STDs reach all-time high in California

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Bauer also suggested the rise in STDs may be a symptom of more general problems in areas such as the economically hard-hit San Joaquin Valley where people are struggling with poverty, substance abuse, mental health issues and homelessness. This was the highest number the state recorded since reporting began in 1990. Rates of chlamydia are highest among young women, and males account for the majority of syphilis and gonorrhea cases. This is up significantly from past year when 1,805 cases were reported.

As students are warned in high school health classes, sexually transmitted diseases can have risky consequences.

State officials are particularly concerned by a spike in stillbirths due to congenital syphilis.

STDs reach all-time high in California
STDs reach all-time high in California

In Los Angeles County, gonorrhea cases more than doubled since 2013. That is a 45 percent increase from 2012.

If not treated, chlamydia and gonorrhea can cause infertility, long-term pelvic pain and ectopic pregnancy - when the fetus grows outside the uterus.

The report said that people who are under the age of 30 are the ones who suffer with chlamydia and gonorrhoea.

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Another 278 babies were born with the infection, which can cause severe health problems including premature birth, low birth weight, birth defects, blindness and hearing loss.

Dr. Jeffrey Klausner, a medicine professor at UCLA, said that the steady increase, especially in congenital syphilis, is "shameful".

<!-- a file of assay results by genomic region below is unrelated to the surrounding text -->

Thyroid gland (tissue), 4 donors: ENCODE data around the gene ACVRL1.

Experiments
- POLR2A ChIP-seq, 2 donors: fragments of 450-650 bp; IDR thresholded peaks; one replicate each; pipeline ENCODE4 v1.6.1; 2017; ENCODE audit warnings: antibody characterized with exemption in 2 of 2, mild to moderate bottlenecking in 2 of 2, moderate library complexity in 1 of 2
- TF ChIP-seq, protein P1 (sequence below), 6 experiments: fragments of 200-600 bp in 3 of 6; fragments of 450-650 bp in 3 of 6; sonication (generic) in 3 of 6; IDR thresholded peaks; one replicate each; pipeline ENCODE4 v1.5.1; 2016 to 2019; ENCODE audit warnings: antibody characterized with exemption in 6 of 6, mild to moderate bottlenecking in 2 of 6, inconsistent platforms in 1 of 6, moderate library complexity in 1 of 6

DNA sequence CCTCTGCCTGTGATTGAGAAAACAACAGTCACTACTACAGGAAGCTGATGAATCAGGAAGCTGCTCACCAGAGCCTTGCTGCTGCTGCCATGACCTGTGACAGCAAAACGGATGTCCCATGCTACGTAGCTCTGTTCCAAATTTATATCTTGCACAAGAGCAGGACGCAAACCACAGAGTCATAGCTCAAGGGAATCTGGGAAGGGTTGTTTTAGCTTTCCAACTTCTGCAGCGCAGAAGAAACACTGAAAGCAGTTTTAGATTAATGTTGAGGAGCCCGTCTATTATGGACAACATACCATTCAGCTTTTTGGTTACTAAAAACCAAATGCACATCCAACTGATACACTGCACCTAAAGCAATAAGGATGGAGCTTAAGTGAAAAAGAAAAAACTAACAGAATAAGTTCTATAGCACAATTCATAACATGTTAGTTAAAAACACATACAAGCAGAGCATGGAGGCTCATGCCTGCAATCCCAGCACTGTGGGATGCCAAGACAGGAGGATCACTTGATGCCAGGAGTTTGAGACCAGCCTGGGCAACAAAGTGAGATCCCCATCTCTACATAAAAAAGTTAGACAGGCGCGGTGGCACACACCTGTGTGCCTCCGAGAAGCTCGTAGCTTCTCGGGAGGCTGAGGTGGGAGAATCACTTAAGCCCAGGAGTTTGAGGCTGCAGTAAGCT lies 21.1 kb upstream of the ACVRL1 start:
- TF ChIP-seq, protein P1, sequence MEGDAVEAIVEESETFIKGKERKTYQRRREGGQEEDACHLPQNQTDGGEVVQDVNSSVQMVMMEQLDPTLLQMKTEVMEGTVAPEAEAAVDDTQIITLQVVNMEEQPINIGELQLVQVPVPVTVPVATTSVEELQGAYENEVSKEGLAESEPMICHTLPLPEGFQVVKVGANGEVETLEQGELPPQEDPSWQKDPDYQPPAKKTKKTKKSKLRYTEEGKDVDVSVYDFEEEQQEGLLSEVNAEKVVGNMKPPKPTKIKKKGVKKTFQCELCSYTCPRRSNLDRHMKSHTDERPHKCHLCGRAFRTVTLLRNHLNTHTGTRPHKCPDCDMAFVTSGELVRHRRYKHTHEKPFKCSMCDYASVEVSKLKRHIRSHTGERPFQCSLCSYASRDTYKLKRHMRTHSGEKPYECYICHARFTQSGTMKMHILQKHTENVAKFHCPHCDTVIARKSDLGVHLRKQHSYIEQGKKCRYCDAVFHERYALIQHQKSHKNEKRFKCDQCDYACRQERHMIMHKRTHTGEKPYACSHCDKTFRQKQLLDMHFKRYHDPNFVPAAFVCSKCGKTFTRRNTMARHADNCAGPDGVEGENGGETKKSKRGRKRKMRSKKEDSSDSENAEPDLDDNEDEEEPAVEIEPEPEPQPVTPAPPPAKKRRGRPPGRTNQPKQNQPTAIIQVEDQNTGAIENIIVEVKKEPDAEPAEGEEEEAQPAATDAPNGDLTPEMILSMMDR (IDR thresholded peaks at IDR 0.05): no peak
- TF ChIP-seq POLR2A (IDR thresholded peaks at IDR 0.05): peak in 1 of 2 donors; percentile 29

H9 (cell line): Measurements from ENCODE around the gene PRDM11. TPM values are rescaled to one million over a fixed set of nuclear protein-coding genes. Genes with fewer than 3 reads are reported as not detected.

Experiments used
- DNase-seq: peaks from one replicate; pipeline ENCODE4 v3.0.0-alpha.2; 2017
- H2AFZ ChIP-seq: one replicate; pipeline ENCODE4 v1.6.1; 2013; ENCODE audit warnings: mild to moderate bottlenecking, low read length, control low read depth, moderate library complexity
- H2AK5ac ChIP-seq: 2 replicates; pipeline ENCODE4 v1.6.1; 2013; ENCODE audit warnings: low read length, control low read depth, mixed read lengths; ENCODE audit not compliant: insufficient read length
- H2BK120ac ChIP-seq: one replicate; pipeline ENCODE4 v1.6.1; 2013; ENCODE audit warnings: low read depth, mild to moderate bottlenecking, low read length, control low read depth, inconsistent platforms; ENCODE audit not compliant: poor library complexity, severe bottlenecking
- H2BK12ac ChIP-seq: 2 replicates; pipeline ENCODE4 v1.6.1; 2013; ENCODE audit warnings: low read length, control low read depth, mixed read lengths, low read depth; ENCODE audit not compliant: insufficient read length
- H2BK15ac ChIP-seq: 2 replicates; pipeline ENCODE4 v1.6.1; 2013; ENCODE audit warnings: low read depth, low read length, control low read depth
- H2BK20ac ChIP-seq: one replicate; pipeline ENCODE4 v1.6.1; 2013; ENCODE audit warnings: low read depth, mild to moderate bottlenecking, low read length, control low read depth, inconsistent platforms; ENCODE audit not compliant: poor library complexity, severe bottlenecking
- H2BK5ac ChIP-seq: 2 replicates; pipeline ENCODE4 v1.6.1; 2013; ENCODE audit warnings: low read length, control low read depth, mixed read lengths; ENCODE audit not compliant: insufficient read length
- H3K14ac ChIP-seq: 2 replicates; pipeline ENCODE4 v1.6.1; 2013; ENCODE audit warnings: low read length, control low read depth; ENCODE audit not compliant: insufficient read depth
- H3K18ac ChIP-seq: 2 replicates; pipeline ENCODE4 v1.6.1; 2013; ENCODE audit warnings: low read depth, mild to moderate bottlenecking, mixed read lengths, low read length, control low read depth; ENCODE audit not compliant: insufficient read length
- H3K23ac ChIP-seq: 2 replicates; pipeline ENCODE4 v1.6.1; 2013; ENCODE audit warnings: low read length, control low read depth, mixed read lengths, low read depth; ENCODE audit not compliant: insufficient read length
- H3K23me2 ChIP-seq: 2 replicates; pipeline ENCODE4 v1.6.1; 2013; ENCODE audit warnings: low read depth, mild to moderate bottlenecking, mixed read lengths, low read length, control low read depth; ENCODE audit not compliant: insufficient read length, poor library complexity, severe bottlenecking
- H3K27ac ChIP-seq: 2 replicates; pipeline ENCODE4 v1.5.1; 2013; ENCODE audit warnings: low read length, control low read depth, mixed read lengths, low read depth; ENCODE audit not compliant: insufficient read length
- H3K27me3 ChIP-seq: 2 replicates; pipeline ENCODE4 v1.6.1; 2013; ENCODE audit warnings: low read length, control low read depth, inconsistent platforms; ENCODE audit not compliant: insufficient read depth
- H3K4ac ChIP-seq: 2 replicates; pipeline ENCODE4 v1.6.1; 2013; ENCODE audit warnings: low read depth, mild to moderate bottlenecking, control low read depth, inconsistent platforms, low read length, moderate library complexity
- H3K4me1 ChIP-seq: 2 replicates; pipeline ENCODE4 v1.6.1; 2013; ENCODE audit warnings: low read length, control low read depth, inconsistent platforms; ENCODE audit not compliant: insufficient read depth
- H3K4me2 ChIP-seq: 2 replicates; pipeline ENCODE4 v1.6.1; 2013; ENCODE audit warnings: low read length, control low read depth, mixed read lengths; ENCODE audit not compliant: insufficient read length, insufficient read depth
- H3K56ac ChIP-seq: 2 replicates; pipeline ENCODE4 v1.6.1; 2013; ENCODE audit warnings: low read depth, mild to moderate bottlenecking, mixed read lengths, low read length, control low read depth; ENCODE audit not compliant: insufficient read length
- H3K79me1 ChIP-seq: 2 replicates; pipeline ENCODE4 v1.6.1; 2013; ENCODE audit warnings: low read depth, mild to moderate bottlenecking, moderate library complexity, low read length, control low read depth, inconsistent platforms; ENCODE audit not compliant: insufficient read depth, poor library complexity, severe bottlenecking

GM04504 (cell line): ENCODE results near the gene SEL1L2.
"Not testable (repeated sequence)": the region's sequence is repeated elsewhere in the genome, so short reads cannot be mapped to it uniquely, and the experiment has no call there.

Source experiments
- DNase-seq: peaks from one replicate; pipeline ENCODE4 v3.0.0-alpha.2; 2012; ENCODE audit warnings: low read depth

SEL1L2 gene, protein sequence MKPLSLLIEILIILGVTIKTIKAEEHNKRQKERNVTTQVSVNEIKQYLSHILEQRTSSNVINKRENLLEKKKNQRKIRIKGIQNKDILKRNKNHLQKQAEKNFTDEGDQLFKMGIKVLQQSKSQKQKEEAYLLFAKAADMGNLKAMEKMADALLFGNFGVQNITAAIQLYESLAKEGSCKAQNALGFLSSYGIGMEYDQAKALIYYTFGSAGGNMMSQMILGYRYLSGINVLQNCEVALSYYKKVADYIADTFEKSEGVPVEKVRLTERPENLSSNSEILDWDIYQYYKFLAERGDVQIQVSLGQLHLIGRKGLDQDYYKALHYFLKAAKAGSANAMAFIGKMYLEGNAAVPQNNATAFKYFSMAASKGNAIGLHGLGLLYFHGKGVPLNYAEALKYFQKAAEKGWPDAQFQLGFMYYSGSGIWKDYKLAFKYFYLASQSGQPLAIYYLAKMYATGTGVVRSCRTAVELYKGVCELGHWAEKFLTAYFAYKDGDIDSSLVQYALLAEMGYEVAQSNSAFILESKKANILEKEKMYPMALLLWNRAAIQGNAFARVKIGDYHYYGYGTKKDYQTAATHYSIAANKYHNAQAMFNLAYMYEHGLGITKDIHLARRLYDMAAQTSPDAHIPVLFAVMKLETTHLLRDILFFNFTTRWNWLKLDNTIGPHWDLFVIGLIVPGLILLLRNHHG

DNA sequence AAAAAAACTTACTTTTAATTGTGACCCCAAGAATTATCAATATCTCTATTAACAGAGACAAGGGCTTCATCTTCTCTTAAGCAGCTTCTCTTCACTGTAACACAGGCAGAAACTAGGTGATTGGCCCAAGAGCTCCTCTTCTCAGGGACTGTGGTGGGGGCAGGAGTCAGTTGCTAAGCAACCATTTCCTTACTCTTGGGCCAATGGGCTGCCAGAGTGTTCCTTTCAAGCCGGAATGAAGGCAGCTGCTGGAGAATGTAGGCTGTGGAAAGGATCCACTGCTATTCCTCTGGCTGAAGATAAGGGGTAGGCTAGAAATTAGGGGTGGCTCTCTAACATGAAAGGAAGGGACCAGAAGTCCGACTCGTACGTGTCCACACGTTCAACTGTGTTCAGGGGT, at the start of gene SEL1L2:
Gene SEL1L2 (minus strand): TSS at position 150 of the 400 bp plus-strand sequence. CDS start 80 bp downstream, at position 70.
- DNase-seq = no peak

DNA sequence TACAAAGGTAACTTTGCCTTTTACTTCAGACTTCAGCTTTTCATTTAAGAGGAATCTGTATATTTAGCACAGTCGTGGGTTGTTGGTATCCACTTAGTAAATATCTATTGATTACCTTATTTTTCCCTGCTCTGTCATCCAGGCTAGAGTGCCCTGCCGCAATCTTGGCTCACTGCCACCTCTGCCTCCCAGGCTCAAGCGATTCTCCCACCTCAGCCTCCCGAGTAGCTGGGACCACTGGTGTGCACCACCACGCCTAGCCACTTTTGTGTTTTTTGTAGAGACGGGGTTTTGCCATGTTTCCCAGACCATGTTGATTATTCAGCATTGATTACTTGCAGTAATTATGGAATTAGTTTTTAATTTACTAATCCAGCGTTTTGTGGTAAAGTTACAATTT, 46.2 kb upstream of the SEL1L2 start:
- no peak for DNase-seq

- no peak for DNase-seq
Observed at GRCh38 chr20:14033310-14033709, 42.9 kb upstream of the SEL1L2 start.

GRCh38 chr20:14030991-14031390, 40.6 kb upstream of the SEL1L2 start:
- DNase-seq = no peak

Cases of chlamydia, gonorrhea and early syphilis were concentrated among those younger than 30. He also noted that Thailand, Cuba, and Belarus almost eliminated infection in infants.

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In terms of which STD Butte County has the most of, that answer is Chlamydia.

Earlier this year, AHF put up a series of billboards warning that "Syphilis is Serious" with the same link to get free testing.

The report shows chlamydia and gonorrhea rates for African-Americans were 5 times higher than for whites. An estimated $20 million is for health care, which the department says is not enough for California's 40 million residents. The health department also looks forward to providing education regarding the risk of such STDs, and about screening and treatment.

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Consistent and correct condom use is still the best way to prevent STDs.